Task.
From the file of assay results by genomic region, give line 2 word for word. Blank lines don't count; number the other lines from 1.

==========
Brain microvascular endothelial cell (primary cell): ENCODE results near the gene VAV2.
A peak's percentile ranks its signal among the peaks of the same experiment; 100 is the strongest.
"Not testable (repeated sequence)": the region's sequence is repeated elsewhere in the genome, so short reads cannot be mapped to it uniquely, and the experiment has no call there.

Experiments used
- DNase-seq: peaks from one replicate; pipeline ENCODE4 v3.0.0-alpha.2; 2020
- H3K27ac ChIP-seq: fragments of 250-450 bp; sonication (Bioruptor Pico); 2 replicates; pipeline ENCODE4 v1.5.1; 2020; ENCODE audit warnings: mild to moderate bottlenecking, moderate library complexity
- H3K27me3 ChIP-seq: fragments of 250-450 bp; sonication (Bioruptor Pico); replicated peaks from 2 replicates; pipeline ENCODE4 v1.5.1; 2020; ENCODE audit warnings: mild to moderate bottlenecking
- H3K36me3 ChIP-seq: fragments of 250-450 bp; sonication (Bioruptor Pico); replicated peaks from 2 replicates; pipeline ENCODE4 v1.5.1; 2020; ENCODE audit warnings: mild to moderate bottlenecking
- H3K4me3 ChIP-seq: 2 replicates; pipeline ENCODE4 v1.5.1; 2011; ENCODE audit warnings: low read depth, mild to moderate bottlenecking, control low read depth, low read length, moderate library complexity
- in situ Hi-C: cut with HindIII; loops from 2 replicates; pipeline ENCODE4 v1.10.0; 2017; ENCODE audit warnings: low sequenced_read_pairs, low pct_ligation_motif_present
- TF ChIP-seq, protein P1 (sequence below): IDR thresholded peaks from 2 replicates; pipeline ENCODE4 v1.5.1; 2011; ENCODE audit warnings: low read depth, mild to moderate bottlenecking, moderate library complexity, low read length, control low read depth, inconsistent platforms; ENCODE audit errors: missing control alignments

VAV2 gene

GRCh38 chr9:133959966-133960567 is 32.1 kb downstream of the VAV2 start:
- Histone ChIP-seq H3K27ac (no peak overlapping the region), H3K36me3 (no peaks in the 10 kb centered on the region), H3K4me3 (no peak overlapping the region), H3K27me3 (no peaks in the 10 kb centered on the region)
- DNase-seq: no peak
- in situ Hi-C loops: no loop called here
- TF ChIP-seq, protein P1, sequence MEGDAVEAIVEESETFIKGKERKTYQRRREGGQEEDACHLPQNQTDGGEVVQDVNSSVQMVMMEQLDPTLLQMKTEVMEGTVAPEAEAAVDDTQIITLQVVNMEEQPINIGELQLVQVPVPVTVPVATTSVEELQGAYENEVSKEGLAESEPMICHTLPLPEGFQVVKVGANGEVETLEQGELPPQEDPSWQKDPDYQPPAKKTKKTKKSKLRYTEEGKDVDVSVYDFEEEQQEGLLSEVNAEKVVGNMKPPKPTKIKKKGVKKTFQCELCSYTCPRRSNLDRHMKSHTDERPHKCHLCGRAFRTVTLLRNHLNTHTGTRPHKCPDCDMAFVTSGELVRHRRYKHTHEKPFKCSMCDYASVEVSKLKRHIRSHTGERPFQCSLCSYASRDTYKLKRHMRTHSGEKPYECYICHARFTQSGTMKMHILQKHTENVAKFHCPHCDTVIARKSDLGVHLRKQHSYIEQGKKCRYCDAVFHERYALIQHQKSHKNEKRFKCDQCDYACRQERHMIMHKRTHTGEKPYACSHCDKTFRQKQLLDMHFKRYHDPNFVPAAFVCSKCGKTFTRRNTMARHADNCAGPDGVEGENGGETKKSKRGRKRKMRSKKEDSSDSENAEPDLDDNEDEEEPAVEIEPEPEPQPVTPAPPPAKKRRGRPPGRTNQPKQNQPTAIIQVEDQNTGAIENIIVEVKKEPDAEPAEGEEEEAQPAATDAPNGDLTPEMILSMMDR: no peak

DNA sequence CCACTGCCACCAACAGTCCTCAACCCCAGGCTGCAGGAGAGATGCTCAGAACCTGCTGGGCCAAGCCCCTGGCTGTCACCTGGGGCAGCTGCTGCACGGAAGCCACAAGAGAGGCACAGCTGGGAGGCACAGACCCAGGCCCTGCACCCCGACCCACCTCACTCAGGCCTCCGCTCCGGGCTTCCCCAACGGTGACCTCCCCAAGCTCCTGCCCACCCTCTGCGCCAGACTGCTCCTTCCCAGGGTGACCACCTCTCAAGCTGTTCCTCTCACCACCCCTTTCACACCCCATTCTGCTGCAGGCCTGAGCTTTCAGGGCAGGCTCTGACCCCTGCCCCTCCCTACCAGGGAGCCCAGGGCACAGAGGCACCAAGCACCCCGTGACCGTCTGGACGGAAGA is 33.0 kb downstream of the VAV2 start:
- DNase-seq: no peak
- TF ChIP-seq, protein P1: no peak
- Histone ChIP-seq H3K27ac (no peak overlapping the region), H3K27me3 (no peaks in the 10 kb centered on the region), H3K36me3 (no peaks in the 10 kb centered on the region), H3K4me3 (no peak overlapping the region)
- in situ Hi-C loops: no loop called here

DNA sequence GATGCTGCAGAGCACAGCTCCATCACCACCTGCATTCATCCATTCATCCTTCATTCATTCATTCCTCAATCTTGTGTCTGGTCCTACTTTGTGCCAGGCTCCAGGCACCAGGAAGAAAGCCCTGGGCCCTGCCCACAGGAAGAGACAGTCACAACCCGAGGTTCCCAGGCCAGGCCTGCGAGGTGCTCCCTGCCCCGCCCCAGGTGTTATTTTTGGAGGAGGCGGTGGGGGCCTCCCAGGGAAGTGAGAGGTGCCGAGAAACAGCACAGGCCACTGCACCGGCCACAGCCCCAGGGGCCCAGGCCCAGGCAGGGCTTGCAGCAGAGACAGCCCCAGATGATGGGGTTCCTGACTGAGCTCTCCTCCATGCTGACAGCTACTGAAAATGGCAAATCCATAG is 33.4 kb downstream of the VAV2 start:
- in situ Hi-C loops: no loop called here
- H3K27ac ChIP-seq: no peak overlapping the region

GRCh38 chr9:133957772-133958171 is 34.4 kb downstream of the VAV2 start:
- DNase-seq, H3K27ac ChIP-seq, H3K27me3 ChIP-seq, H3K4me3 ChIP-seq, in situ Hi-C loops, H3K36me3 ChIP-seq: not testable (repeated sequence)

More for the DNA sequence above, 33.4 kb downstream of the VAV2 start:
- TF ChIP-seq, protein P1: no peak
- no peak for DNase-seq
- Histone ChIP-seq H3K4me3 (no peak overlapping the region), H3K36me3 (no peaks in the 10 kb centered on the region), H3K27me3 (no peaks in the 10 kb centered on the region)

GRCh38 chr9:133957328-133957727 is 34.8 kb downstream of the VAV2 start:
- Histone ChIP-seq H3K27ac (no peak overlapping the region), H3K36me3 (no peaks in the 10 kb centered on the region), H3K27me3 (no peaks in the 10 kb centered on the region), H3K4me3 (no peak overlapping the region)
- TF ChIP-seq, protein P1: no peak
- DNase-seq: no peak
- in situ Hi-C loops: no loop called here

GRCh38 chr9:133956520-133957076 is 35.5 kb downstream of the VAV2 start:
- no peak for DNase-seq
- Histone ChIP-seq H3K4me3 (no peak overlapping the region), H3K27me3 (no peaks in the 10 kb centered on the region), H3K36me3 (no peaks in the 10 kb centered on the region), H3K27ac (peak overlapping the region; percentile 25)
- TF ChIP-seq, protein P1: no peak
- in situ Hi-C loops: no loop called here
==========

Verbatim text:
A peak's percentile ranks its signal among the peaks of the same experiment; 100 is the strongest.